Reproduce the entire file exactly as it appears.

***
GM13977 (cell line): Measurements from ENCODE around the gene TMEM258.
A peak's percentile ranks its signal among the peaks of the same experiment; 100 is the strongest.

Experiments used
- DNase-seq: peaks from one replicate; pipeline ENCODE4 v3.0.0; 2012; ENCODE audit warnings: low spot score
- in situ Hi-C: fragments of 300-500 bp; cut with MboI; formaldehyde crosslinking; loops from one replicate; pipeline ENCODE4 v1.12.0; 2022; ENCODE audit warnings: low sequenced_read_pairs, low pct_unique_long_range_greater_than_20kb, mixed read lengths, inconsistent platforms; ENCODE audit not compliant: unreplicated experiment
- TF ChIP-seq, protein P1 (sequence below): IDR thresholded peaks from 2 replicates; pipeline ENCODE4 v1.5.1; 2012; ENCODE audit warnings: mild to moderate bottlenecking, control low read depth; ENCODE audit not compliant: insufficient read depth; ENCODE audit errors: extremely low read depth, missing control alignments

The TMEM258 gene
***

GM13977 (cell line): Measurements from ENCODE around the gene TMEM258.
A peak's percentile ranks its signal among the peaks of the same experiment; 100 is the strongest.

Experiments used
- DNase-seq: peaks from one replicate; pipeline ENCODE4 v3.0.0; 2012; ENCODE audit warnings: low spot score
- in situ Hi-C: fragments of 300-500 bp; cut with MboI; formaldehyde crosslinking; loops from one replicate; pipeline ENCODE4 v1.12.0; 2022; ENCODE audit warnings: low sequenced_read_pairs, low pct_unique_long_range_greater_than_20kb, mixed read lengths, inconsistent platforms; ENCODE audit not compliant: unreplicated experiment
- TF ChIP-seq, protein P1 (sequence below): IDR thresholded peaks from 2 replicates; pipeline ENCODE4 v1.5.1; 2012; ENCODE audit warnings: mild to moderate bottlenecking, control low read depth; ENCODE audit not compliant: insufficient read depth; ENCODE audit errors: extremely low read depth, missing control alignments

The TMEM258 gene